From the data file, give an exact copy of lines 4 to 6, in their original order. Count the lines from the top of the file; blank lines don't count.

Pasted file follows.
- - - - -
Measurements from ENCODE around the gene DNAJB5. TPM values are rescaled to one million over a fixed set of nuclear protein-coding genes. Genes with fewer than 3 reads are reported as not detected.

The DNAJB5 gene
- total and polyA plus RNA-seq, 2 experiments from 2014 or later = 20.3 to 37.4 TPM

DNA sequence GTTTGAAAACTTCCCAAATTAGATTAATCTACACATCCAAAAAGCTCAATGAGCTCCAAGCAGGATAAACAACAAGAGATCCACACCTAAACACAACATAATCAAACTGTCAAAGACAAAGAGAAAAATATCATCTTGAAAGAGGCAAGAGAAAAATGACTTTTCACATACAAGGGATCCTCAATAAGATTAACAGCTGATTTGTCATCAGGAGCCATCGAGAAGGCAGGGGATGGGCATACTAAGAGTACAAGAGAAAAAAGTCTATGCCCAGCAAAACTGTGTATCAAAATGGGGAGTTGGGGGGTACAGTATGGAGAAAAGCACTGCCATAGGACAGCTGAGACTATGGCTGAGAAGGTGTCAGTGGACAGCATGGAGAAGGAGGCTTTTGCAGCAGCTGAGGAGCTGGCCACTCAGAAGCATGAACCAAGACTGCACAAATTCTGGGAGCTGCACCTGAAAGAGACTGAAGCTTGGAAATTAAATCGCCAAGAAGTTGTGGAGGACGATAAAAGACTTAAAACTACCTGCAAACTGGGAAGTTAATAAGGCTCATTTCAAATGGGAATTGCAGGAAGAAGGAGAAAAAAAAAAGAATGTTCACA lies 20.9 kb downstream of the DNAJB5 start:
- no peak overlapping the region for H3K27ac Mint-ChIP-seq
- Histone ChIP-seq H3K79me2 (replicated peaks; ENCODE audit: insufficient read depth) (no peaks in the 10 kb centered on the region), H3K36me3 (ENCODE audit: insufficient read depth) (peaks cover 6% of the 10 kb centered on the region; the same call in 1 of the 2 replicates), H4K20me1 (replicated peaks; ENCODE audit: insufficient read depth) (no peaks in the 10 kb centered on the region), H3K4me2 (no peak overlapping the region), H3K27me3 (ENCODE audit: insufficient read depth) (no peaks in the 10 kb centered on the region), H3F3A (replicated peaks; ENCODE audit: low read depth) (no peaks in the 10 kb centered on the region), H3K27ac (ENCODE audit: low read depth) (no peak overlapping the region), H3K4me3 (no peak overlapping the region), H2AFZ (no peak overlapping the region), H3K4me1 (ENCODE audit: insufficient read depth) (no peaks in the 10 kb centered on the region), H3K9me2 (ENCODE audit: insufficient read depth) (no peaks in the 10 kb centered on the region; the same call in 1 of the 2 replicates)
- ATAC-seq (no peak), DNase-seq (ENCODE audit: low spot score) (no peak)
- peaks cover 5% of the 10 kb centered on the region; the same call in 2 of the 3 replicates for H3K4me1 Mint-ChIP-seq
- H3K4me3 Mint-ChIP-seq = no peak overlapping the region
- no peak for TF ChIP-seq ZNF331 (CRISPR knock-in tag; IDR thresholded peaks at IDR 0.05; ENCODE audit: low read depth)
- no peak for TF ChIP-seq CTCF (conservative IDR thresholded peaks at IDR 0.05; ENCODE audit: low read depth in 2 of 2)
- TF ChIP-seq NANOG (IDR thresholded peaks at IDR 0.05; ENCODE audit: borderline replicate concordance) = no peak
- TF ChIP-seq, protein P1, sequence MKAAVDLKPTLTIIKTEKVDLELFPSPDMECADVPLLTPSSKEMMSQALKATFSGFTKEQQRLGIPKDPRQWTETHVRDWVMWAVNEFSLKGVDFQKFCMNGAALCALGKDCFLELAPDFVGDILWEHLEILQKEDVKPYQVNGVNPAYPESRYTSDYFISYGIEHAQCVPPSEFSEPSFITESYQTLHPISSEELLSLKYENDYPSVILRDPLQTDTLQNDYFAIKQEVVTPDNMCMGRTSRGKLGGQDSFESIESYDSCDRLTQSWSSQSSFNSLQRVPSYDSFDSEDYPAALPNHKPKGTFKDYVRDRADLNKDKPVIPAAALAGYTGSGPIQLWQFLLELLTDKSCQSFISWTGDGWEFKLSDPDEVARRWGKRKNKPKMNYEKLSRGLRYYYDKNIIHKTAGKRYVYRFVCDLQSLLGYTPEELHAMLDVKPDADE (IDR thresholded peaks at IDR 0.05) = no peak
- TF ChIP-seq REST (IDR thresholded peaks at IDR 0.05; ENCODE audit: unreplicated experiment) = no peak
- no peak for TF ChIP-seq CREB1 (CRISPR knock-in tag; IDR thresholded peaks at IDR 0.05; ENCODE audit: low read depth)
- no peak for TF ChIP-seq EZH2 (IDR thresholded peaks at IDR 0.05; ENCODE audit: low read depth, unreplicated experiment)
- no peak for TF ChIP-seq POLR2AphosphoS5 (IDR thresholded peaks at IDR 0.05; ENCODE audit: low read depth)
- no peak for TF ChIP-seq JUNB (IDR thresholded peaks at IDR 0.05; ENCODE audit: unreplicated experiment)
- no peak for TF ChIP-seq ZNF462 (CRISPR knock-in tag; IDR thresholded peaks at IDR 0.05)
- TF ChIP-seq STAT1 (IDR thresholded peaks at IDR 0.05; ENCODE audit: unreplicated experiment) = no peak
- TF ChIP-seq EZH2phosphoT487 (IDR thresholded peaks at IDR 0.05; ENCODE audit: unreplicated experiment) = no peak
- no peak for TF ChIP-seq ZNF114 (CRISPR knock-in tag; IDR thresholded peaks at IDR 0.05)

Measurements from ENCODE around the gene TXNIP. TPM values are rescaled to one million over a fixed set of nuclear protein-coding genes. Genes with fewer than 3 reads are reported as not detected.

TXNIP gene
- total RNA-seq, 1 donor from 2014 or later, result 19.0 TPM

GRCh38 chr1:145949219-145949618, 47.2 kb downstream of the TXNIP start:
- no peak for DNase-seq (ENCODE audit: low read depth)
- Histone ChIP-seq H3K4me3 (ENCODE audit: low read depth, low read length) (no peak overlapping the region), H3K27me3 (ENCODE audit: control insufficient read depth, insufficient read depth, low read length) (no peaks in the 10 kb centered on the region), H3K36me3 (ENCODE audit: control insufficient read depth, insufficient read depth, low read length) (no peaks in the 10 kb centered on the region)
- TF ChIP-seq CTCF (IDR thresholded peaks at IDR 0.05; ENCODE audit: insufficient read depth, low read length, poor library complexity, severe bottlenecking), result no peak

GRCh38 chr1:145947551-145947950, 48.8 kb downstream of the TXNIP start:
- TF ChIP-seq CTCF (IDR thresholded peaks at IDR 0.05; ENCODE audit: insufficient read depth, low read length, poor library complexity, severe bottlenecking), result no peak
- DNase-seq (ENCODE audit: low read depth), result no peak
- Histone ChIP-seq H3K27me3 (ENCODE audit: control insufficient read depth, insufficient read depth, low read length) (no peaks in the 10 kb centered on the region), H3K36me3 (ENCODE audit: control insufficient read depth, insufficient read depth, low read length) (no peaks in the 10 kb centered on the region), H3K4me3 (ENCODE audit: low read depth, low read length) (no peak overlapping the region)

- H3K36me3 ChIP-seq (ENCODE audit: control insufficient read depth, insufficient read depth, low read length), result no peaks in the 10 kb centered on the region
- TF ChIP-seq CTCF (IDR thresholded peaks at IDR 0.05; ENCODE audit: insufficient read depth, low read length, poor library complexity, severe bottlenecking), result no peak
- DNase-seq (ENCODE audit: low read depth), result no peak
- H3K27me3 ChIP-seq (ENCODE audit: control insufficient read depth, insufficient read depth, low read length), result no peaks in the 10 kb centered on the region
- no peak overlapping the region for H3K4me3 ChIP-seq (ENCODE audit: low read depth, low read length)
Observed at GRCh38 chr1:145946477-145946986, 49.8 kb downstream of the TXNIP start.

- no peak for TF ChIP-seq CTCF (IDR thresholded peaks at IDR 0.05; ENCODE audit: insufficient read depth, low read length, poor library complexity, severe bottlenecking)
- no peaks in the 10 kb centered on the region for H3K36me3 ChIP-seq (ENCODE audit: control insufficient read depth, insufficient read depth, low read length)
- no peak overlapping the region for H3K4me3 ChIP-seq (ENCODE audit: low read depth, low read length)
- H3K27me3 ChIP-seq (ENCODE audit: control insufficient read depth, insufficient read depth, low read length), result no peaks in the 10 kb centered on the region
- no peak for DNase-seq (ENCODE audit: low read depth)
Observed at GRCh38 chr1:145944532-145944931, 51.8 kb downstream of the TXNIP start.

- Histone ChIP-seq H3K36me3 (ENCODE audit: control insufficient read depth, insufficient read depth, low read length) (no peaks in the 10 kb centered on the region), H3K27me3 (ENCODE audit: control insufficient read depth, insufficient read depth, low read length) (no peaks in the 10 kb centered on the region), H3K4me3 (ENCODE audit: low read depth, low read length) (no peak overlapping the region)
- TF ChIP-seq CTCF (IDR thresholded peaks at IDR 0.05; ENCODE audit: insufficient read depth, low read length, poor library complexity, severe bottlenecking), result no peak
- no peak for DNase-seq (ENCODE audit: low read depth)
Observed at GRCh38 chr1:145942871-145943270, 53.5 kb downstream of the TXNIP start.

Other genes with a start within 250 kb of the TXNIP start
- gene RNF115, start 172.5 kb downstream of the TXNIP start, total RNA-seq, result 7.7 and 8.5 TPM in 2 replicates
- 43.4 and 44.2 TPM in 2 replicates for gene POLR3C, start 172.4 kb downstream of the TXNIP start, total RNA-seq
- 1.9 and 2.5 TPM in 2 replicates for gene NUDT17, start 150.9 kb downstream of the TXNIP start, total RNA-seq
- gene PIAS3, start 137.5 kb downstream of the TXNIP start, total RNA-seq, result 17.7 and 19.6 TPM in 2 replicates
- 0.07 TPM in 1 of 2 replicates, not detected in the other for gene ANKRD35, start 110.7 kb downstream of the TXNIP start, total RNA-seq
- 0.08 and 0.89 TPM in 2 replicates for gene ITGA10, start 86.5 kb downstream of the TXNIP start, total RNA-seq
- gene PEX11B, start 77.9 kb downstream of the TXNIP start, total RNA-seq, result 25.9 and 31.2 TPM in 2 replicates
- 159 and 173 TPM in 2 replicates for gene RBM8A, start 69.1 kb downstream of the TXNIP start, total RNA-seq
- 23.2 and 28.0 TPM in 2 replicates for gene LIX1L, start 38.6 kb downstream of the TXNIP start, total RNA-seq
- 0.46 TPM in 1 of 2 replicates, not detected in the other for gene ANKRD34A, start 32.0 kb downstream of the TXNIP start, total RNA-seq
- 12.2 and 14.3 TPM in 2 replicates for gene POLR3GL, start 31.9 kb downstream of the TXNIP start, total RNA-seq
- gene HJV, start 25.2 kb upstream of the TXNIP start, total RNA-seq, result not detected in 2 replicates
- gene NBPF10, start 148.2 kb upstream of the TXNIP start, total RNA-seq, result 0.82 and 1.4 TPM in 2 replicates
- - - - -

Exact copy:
DNA sequence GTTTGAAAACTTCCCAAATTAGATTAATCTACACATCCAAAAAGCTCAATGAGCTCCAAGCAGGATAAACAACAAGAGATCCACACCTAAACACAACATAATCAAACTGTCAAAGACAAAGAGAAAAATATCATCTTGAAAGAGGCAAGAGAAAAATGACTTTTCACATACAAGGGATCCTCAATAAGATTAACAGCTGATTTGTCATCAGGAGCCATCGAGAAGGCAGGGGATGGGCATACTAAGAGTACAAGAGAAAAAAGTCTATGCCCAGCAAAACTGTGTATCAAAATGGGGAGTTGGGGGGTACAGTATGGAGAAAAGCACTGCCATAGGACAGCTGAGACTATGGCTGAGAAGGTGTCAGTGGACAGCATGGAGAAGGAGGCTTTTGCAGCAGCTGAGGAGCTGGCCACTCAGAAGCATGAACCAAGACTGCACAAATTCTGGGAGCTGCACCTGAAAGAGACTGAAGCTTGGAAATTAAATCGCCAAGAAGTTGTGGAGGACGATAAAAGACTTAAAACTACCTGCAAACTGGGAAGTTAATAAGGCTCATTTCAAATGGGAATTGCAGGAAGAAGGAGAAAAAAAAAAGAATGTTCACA lies 20.9 kb downstream of the DNAJB5 start:
- no peak overlapping the region for H3K27ac Mint-ChIP-seq
- Histone ChIP-seq H3K79me2 (replicated peaks; ENCODE audit: insufficient read depth) (no peaks in the 10 kb centered on the region), H3K36me3 (ENCODE audit: insufficient read depth) (peaks cover 6% of the 10 kb centered on the region; the same call in 1 of the 2 replicates), H4K20me1 (replicated peaks; ENCODE audit: insufficient read depth) (no peaks in the 10 kb centered on the region), H3K4me2 (no peak overlapping the region), H3K27me3 (ENCODE audit: insufficient read depth) (no peaks in the 10 kb centered on the region), H3F3A (replicated peaks; ENCODE audit: low read depth) (no peaks in the 10 kb centered on the region), H3K27ac (ENCODE audit: low read depth) (no peak overlapping the region), H3K4me3 (no peak overlapping the region), H2AFZ (no peak overlapping the region), H3K4me1 (ENCODE audit: insufficient read depth) (no peaks in the 10 kb centered on the region), H3K9me2 (ENCODE audit: insufficient read depth) (no peaks in the 10 kb centered on the region; the same call in 1 of the 2 replicates)